Categories > Books > Harry Potter > savoir faire

savoir faire

by Lavender 0 reviews

Hermione and Ron go to France.

Category: Harry Potter - Rating: PG - Genres: Angst - Characters: Hermione, Ron - Published: 2005-08-09 - Updated: 2005-08-09 - 589 words - Complete


"...we never talked much those days, not because there was nothing to say but because there might be too much and if you once started you would upset the beautiful and perilous equilibrium which we had achieved." - All The King's Men, Robert Penn Warren

It is their third day when Ron finally asks her. She is surprised it has taken this long. They sit in a café, at an indoor booth in the corner where the sunlight doesn't reach; he leans across the table and says, "Why are we here, Hermione?"

She sips her coffee, wishing it were tea, and tells him, "Because we need a holiday."


It rained the day of their final trip home, thick droplets pounding a steady roar on the metal roof. They sat alone in a compartment at the back, and the plump old witch with the food cart never came.

"I think we should go to France," said Hermione. Ron looked at her.

"I don't speak any French."

And so it was settled. They arrived at Platform 9 and 3/4, and Hermione kissed her mum and dad goodbye, and they went to France.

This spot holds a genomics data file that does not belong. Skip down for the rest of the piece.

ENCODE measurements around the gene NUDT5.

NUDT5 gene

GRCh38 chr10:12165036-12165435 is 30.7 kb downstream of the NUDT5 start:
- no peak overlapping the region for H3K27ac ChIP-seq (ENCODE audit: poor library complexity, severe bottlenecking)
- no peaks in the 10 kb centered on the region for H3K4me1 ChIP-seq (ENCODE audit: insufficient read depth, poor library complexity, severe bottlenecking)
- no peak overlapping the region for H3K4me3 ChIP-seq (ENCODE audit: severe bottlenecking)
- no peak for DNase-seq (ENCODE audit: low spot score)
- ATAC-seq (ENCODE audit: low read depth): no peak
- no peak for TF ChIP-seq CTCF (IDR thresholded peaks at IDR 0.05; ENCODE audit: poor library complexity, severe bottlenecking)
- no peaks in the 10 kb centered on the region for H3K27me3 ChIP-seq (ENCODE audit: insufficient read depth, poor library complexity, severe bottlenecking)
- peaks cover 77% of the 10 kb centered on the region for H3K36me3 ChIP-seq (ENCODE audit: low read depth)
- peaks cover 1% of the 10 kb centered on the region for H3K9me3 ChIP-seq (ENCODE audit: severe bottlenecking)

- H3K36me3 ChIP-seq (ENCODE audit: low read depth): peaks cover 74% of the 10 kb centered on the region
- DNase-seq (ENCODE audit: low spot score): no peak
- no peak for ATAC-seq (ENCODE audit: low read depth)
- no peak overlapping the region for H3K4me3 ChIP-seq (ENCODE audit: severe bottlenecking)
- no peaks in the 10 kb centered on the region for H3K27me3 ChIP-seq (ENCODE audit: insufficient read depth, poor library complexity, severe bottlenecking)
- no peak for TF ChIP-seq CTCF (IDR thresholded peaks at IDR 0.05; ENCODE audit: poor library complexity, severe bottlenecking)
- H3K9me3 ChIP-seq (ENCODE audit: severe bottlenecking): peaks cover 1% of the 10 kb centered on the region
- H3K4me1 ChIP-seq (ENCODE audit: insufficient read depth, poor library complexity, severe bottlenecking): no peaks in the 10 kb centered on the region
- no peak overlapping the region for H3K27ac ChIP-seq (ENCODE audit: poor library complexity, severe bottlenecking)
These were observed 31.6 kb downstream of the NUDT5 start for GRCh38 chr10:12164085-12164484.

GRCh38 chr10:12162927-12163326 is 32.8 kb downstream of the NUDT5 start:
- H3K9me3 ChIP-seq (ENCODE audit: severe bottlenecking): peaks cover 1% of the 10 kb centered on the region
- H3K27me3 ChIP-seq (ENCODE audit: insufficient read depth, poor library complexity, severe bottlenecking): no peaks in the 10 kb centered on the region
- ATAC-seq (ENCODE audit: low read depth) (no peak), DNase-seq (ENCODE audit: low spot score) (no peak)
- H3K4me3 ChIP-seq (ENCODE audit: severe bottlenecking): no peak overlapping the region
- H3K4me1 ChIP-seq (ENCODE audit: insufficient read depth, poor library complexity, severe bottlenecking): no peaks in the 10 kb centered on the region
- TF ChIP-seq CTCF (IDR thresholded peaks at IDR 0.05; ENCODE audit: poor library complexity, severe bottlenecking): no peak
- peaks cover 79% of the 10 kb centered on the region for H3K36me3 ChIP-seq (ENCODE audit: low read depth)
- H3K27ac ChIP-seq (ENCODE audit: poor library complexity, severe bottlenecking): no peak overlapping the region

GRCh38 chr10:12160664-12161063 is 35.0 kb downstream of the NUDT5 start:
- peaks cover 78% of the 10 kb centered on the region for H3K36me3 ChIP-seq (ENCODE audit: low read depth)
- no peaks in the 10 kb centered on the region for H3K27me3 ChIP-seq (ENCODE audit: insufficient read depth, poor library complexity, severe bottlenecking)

Ron looks as though he may begin to speak again, so she leans forward and kisses him.

"That's...well," he stammers, and she smiles. /Ron is Ron is Ron/, she thinks, and wonders if he thinks the same of her.

Probably not, she decides.


They spent their first night wandering through Paris, holding hands, tipsy and flushed and almost forgetting that they belonged in another world altogether. They sat on a bench, and Hermione pulled her legs up and curled her fingers into the bottom of Ron's coat and said, "I love you, Ron."

"I love you too, Hermione," he replied, and rolled his head back, flopping an arm across the back of the wooden bench. "And I love you, Harry," he added, an afterthought; it sounded like something that had never before occurred to him, and probably was.

She was quiet for a moment, then: "You're drunk, Ron," and guided him back to their hotel room with a steady hand.


"I wish I had gotten tea," she says, dragging her toe along the panelling of the wall. He does not respond. "But it wouldn't have seemed right."

He gives her a funny look, a Ron-look, one she hopes will slowly weather away with the frown that creases his forehead every time he hears this language not-his-own. "Sure. Right."

Hermione rolls her eyes, a Hermione-thing-to-do, that she also expects will be gone eventually. He may love her, but he doesn't understand her.


"Isn't there a magical community in Paris?" Ron had wondered on the second day, peering down a particularly shabby alley that she knew reminded him of London's grubby pubs nestled sweetly between shoe stores and antique shops.

"I don't know," Hermione lied.


He grabs her hand as they leave the café, and leans to whisper in her ear.

"You're trying so hard to convince me that you're hiding, Hermione."

She looks at him and realizes that this is not the Ron that is always Ron. This is the Ron who she never thought would exist, but who does now and who she sees might have known what they were doing here all along.

"But you won't find him here."

He lets go of her hand and she watches him walk away, until his head is a smidge of orange in the not-so-far distance. Her best friend walks away, and she thinks that maybe he does understand her, after all.
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